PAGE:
Instead we have a few different options.

Option 1 – 会いたい

The first is to use the phrase 「会いたい」which literally means “want to see/meet” and comes from the verb 会う(to meet/to see someone) conjugated into the 〜たい form to indicate desire.

For example:

田中くんに会いたいね!- I miss you, Tanaka! (Literally: I want to see you, Tanaka!)

To make it sound even stronger, you can add 「今すぐ」, which literally means “right now” to the beginning:

今すぐ田中くんに会いたいね! – I really miss you! (Literally: I want to see you right now!)

会いたい can also be conjugated into the past tense, 「会いたかった」to mean “I missed you”. For example, if you just saw your friend for the first time in a really long time you could say 「会いたかった」since you did miss them before, but now you’re feeling better that you got to see them again.

Be careful with 会いたい though, as it can have the connotation that you are “missing” the person in question because you have romantic feelings for them. If you say this to someone, they might

Option 2 – 会いたくなっちゃった

会いたくなっちゃった comes from the same verb 会う, but has a few more conjugations attached. First we conjugate it into the たい form to get 会いたい, and then add the verb なる, meaning “to become” at the end to get 会いたくなる (remember that なる attaches to い adjectives by changing い to  く) . We then finally add 「ちゃう」conjugated into its past tense ちゃった to なる to give the added nuance of “I can’t help myself” or “I don’t mean to feel this way”. The final meaning of this phrase therefore becomes something like “I became wanting to see you and can’t help it” or “I just really want to see you so badly”.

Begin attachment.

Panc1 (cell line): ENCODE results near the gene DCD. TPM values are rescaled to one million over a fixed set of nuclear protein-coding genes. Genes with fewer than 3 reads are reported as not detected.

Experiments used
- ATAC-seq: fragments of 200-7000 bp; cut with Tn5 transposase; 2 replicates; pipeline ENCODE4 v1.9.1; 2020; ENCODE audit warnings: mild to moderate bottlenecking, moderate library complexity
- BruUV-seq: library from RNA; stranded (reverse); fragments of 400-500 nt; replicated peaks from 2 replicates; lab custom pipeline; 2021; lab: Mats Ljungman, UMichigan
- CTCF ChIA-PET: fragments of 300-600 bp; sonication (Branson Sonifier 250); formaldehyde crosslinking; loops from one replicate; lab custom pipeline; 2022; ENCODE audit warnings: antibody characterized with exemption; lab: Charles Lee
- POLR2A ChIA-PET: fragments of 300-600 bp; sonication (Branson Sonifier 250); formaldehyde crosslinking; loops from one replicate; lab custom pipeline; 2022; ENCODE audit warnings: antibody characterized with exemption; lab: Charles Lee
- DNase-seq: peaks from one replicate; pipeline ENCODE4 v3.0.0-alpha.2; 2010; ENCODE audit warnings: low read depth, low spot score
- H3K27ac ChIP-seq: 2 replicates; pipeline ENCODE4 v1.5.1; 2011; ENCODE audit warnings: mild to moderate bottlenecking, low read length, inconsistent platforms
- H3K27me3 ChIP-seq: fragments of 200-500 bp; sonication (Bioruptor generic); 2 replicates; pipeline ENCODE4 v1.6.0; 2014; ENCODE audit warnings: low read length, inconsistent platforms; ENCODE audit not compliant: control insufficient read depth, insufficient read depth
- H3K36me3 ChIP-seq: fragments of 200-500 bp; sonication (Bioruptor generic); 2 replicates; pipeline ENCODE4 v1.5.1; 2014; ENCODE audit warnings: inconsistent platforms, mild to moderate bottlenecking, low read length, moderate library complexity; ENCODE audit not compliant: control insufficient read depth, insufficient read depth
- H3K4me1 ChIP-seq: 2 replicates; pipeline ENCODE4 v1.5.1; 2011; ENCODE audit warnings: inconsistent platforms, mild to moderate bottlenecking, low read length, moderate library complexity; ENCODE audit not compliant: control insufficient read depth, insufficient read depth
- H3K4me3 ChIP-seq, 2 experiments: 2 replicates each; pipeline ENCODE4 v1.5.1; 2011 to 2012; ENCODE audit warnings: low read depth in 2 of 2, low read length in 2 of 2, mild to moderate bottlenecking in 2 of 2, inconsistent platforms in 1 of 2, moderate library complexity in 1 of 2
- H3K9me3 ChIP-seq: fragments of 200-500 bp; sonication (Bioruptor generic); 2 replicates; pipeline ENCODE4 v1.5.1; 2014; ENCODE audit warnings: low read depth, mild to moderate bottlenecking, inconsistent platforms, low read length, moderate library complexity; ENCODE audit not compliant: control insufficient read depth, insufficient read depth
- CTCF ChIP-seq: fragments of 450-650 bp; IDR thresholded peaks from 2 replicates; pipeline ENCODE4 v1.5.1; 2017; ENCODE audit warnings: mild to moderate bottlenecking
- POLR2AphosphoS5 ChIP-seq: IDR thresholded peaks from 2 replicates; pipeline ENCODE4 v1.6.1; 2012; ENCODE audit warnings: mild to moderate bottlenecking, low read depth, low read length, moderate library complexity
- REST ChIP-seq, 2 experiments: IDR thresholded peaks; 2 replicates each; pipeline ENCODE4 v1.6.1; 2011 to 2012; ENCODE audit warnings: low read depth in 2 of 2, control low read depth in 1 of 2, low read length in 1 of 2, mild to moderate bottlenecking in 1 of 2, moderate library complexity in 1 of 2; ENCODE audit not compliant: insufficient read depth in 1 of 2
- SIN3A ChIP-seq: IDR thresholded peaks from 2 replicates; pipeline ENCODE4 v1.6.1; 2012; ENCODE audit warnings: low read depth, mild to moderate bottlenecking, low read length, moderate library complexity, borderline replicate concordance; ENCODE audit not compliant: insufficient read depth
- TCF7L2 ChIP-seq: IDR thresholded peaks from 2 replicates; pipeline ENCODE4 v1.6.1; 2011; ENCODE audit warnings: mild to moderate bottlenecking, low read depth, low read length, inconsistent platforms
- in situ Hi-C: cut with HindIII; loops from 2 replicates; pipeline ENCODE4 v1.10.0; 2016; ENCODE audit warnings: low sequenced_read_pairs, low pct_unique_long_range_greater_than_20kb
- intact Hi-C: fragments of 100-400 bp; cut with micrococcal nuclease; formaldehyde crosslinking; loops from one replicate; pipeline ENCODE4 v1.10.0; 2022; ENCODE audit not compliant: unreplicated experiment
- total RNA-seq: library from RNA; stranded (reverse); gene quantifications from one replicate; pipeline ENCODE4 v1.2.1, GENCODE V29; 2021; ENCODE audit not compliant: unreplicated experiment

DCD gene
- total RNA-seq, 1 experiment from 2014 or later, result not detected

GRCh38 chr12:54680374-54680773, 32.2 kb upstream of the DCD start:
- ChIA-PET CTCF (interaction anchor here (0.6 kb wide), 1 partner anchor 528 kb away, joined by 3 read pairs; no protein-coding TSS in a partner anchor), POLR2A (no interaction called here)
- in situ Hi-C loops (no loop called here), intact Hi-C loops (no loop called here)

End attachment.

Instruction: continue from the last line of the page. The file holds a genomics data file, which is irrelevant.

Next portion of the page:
This is basically the same as 会いたい above, but sounds a bit more coy and feminine, which definitely gives off a much stronger vibe of having romantic feelings for the person you are talking to.

Option 3 – 寂しい(さびしい・さみしい)

Your third option is to use the word 寂しい, an adjective which literally means “lonely” and which grammatically works like 恋しい up above, since they are both い adjectives. The official prescriptivist pronunciation of this word is さびしい but lots of people will also pronounce it さみしい. In informal speech, either is fine, but if you are trying to be 100% “grammatically correct” from a prescriptive point of view, such as when writing an essay or article, stick to さびしい.

さびしい can be a complete sentence on its own, so just saying さびしい will mean “I miss you!”. さびしい can be conjugated to the past tense 「さびしかった」to mean “I missed you” and can attach to the verb なる to become さびしくなる to mean “I’m going to miss you!” when talking about the future. If you want to make a longer sentence, you can combine さびしい with 会う to get something like:

「会えなくて、さびしい」 which literally means “I’m lonely because I can’t see you” with the verb 会う being conjugated into the “te form” of the negative potential form(会う -> 会える -> 会えない -> 会えなくて)to mean “cannot meet”.

Also, like 恋しい, さびしい can be turned into さびしがる when talking about other people besides yourself:

彼は寂しがっています – “He seems lonely”.

さびしい doesn’t carry the same potential for romantic connotations that 会いたい  does so it’s a safer bet to use with friends who you just want to remain platonic with.

Conclusion

As you can see, there are lots of way to say “to miss” in Japanese that depend heavily on what or whom you are talking about. Since these nuances are heavily tied to Japanese culture itself, it is difficult to fully capture all of the possible scenarios a person could encounter in a single article. So the best way to learn how to say “to miss” like a native is to listen to Japanese people speaking in real life, while paying close attention to what or whom they’re speaking about and their relationship to that person or thing. 頑張って!